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Moses Feaster

College: Brooklyn College
Awards: National Science Foundation Graduate Research Fellowship, 2006

From Battlefield to Research Lab

The National Science Foundation has announced that Moses Feaster, a Brooklyn College senior majoring in biology, has been awarded a three-year NSF graduate fellowship to pursue a PhD in developmental biology at Rockefeller University.

Feaster, 24, is a member of the College's Minority Access to Research Careers (MARC) program. He is the only student from The City University of New York to receive the fellowship this year, although four students in CUNY qualified for honorable mentions, including Brooklyn College chemistry major Aaron T. Frank, also a MARC student.

A transfer student from the University of Virginia, Feaster enrolled in Brooklyn College in fall 2002, but his first year was cut short. Feaster, a corporal in the Marine Corps Reserve, was deployed to Iraq in support of Operations Enduring/Iraqi Freedom on Jan. 29, 2003, with the 6th Communications Battalion, based in Brooklyn's Floyd Bennett Field. He was attached to a British communications unit and traveled as far north as Basra, working to establish secure data communication between U.S. and British units during the war.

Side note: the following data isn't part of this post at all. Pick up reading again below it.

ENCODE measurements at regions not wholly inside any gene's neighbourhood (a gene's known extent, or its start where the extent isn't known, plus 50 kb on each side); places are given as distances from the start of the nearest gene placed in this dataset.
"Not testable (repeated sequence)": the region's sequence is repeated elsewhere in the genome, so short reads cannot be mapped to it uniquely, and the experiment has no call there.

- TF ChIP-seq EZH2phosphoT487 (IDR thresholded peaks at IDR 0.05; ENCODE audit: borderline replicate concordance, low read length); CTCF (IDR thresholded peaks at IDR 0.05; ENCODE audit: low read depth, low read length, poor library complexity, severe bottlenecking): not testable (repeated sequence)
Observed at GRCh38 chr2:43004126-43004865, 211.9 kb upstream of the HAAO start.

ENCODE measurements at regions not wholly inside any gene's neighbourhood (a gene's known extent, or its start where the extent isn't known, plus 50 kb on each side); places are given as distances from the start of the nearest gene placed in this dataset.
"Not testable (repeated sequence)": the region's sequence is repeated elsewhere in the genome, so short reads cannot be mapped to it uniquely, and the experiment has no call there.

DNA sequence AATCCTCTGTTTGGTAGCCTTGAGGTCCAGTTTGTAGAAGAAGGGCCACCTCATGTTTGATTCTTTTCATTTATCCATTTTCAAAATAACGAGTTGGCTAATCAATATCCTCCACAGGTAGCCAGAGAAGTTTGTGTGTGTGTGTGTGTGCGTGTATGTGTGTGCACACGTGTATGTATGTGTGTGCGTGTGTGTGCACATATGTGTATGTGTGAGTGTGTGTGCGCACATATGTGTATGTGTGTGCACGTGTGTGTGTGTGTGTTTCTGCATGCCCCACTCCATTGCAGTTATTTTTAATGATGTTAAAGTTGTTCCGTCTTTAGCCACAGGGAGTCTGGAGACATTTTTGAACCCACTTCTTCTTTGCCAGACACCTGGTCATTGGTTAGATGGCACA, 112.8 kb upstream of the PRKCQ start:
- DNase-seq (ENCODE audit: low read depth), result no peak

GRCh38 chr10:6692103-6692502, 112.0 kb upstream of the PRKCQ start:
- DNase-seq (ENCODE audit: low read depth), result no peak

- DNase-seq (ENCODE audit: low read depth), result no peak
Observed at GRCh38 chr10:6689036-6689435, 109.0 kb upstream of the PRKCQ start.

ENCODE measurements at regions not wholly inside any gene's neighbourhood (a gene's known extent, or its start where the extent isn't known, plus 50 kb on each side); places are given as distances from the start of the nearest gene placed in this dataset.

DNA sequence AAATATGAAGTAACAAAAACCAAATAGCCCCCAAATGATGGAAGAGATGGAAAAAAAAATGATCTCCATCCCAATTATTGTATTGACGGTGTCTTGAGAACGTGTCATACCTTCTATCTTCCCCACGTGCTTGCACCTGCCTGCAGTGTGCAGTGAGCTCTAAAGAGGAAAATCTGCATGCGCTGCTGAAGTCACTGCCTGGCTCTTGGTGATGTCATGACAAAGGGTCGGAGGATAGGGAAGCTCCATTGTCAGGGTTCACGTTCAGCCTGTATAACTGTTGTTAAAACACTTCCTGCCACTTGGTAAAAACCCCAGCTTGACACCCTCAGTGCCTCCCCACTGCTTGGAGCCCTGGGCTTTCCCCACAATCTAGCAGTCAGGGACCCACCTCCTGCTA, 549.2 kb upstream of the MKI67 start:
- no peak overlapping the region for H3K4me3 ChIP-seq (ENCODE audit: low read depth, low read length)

Feaster began his undergraduate research career upon returning to Brooklyn in fall 2003. As a research assistant in the Louis Stokes Alliance for Minority Participation, he worked with Jennifer Basil of Brooklyn College's Biology Department, investigating memory formation in freshwater crayfish. With the help of MARC director and Dean of Research and Graduate Studies Louise Hainline, Feaster participated in a Leadership Alliance Early Identification Program summer internship at Columbia University's Department of Genetics and Development. Working with Virginia Papaioannou, he investigated the role of the gene Tbx6 in the development of the mouse embryo.

In 2005, Feaster was again accepted into a summer research program, working in the developmental biology program at the Sloan-Kettering Institute. In addition to the summer program, Feaster is a part of a yearlong research component at Sloan-Kettering, supported by a grant from the National Cancer Institute. Working in the laboratory of Anna-Katerina Hadjantonakis, Feaster is trying to identify proteins that interact with the Tbx6 transcription factor.

Feaster's NSF Graduate Research Fellowship offers three years of support over a five-year period for advanced study and includes an annual stipend of $30,000. It is awarded annually to approximately 900 outstanding students in chemistry, computer information science, engineering, geosciences, life sciences, mathematical sciences, physics and astronomy, psychology and the social sciences.